"Do the English Remember What Their Government is Doing in Iraq?"

Columnist Melih Asik, of the popular mainstream Turkish daily Milliyet, wrote: "It has been three and a half years since the bombing of the Twin Towers. The war that America calls 'war against terror' has been going on for three and a half years.

"In vain.

"When America hit Afghanistan after the Twin Towers, it was said and written: Terror cannot be stopped by wars… If America spent the money it pours into wars on the poor of the world, it would be more successful in the fight against terror.

"But of course, the U.S. had different goals. America's goal was not to fight terror, but use terror as an excuse to occupy oil-rich regions. England also supported these policies. After Afghanistan, with no justification, Iraq was invaded. The blood of tens of thousands of people was shed.

"And three and a half years later, London was hit, yesterday. Innocent people died… Al-Qaeda was condemned. Terror was criticized. At this time, would they remember the hundreds of thousands of Afghans and Iraqis killed in the so-called 'war against terror?'

"What about the drama that Turkey lives?… Turkey, which supported America's 'war against terror' in Afghanistan, sent its soldiers there. We provided a shoulder to the war against terror. But on our own land, we are being hit by the PKK [terror] which enjoys American protection [in northern Iraq].

"The civilians who died in London may appear to be casualties of the war against terror. But in reality, they are the victims of the barbarism and exploitation which are carried out in the name of 'war against terror.'

"While the English condemn terrorism, let's hope that they also remember what their government is doing in Iraq." [6]

The CIA and Mossad Financed Al-Qaeda Which Was Built by Huntington

Hasan Celal Guzel of the right-of-center, conservative daily Tercuman wrote: "[…] The Al-Qaeda terror organization was built by the famed strategist Samuel Huntington – rather, he had his good friend bin Laden, who shares his hostility towards Islam, build it for him. It is thought that the CIA and Mossad financed this organization.

"[By writing these lines,] I have used up my once-a-year right to write 'nonsense.' Yet if you closely examine the global terror fiasco of the bin Laden school, you will see that my ironic [sentences] are not completely nonsense.

"After the fall of the Iron Curtain, the West, behind the leadership of the U.S., designated Islam as the great threat. There is no doubt that the 'Clash of Civilizations' thesis of Huntington, who is closely tied to the U.S. secret services, greatly influenced the acceptance of [Islam as a threat]. The West divided Islam into 'radical' and 'moderate,' conceptualizing it as a religion that contains 'violence' and a 'potential for terror.' The West's appetite for 'new Crusades' was incited by [Huntington's] thesis. Yet these theoretical arguments were not sufficient to turn public opinion in the West against Islam.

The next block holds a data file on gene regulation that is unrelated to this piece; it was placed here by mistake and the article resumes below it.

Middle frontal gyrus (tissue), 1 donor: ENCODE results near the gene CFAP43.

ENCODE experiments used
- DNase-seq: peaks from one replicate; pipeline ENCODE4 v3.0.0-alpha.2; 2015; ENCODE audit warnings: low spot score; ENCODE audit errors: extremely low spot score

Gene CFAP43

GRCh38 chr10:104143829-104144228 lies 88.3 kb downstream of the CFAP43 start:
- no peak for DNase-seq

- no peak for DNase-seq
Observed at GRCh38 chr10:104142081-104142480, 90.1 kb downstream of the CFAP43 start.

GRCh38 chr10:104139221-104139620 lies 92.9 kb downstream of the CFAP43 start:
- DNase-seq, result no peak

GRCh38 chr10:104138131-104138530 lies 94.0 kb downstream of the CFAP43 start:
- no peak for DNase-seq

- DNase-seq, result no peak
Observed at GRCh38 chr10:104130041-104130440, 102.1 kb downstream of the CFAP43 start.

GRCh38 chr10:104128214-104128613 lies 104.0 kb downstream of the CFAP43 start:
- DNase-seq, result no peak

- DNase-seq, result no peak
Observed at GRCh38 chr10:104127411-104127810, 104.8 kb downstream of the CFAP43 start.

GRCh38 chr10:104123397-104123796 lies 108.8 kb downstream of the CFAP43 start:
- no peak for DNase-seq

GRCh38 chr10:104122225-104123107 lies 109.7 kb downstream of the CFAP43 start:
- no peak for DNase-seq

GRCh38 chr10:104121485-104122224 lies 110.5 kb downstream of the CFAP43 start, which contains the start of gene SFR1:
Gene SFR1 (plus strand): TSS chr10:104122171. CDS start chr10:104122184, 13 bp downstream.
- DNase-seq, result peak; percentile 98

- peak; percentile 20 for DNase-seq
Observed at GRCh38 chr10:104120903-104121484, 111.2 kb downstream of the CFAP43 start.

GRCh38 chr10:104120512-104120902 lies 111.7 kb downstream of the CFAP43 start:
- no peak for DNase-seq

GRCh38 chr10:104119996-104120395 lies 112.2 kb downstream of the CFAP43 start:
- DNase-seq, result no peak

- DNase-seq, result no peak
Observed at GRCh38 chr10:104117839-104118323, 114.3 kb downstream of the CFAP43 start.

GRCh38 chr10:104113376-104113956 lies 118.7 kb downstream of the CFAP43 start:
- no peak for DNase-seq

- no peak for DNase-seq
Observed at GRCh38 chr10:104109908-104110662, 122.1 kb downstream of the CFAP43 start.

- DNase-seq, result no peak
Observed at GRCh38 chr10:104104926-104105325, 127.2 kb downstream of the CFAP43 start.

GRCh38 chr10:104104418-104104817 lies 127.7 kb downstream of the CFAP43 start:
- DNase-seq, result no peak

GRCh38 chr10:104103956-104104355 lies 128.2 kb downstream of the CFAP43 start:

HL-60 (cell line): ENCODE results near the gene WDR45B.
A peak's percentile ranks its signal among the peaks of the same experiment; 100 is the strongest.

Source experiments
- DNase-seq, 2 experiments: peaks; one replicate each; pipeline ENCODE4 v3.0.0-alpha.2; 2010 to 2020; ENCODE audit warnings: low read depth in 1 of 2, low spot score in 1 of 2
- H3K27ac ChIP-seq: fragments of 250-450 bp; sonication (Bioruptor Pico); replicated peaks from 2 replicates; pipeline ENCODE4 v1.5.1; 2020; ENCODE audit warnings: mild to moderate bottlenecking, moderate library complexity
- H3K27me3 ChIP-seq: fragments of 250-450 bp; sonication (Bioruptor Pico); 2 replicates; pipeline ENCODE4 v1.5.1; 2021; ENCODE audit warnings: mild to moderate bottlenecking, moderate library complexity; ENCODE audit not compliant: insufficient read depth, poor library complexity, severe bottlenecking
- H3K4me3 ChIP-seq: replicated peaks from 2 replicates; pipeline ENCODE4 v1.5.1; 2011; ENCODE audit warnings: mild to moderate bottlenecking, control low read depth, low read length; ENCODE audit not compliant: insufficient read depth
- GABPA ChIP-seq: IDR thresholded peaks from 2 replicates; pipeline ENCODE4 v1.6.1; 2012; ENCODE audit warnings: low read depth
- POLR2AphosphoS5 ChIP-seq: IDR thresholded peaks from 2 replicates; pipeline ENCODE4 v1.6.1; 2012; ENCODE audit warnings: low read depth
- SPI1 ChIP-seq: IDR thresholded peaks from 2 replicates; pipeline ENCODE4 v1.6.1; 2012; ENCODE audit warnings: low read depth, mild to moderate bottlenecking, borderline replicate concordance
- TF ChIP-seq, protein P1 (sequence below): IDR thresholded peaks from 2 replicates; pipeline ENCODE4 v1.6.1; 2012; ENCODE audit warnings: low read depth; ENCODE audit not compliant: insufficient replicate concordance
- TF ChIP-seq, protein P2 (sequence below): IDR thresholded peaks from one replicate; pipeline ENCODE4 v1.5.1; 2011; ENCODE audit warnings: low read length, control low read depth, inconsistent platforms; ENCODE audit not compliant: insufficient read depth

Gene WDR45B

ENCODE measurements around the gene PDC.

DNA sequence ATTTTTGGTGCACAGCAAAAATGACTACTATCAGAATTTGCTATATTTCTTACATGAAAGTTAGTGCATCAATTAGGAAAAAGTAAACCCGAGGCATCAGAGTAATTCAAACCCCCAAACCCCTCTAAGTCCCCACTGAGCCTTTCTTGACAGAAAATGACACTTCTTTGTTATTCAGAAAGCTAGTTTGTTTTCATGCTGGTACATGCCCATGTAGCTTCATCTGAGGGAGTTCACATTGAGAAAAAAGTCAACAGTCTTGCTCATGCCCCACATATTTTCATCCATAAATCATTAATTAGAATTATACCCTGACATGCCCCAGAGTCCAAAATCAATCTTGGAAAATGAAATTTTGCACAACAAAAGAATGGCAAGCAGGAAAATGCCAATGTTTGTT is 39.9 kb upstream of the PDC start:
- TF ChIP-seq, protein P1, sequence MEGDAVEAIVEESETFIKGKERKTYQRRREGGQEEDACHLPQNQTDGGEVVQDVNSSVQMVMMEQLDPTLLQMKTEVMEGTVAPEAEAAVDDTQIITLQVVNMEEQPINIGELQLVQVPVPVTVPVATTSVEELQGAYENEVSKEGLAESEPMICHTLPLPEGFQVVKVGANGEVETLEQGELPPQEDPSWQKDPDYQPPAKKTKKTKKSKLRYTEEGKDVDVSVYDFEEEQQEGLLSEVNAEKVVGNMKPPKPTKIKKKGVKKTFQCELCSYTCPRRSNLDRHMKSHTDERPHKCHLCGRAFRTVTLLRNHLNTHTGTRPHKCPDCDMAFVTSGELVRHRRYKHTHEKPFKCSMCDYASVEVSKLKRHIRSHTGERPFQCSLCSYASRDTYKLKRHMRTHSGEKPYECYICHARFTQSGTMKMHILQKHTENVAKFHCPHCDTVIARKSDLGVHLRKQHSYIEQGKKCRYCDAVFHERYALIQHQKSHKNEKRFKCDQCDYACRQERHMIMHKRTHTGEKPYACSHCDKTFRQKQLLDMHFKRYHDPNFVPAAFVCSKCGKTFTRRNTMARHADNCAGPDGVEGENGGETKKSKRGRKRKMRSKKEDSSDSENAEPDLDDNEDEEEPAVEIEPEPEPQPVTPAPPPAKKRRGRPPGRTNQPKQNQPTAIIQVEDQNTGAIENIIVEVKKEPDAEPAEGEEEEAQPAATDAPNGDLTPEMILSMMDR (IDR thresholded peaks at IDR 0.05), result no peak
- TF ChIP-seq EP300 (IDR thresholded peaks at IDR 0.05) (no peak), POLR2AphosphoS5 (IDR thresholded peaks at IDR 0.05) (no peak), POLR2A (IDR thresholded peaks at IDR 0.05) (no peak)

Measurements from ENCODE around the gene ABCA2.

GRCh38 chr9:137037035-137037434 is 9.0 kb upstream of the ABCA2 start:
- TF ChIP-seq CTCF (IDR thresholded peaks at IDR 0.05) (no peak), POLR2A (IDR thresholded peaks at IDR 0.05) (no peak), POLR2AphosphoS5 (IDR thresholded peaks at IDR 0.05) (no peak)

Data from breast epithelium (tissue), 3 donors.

"It was exactly at this point that bin Laden's Jihadist terror acts, [carried out] in the name of Islam, came to the rescue of anti-Islamists such as Huntington, the Western politicians seeking an excuse to justify their expansionist greed, and the Church that wanted to accelerate its missionary activities.

"If in England – which up to yesterday was the country most tolerant of Muslims – people can now be killed just because they are Muslims, this is 'thanks' to Al-Qaeda. Bin Laden is the greatest 'enemy of Islam.' The West's Crusaders must decorate bin Laden with a 'Medal of Service to Christianity.'

"The Islamic world, burdened with undeserved guilt, must not be silent; it must declare to the world that bin Laden and his friends are 'enemies of Islam.'

"[…] Al-Qaeda was built by Huntington!" [7]

If the Terrorists Are Wrong, Why Should Bush and His Ilk Be Right?

Columnist Umur Talu of the high-circulation, centrist secular daily Sabah wrote: "[…] Did the 'war against terror' launched by the U.S. after September 11, and the invasions that followed, really prevent terror? Do Bush's repeated statements [that] 'we are fighting them there so we don't have to fight them at home' have any meaning for the common people? Did occupying countries and killing people on this so-called pretext prove [useful] in preventing 'wars,' or did it bring the war to the streets of Istanbul [and] to the trains of Madrid and London, and further incite the 'terror that targets common civilians?'

"[The fact that] the 'terrorists are never right' should not make Bush and his ilk right and legitimate […] How are we going to differentiate between 'terror that strikes not at the powerful but at the innocent common people' and state actions that kill innocent people [and] target weak countries in the name of civilization? How are we going to distinguish between the unlawful and inhuman terrorism and the super-state that, against all international laws, attacks, invades, occupies, and then escapes judgment by the international court?

"Just because our prime minister said all of a sudden 'We are partners with the U.S. in the Middle East,' must we turn into lackeys [and] lose our conscience and our ability to think? […] [8]

"Bush and Blair Endangered Not Only the Lives of Iraqis, But The Lives of Their Own Citizens"

Zulfu Livaneli of the secular mainstream Turkish daily Vatan wrote in his column: "People show mixed feelings [about the London bombings]. There are those who even said: 'It's good that it happened.

"These attacks were seen as retaliation for the bloodbath taking place in Iraq […]

"[…] Bombs explode in Iraq every day, people are killed every day. But none of this creates the reactions that the New York or London explosions create.

"These are regarded as ordinary matters that are not newsworthy – as if Iraq's civilians deserve to die. Whereas the life of an English [man] is not more valuable than that of an Iraqi.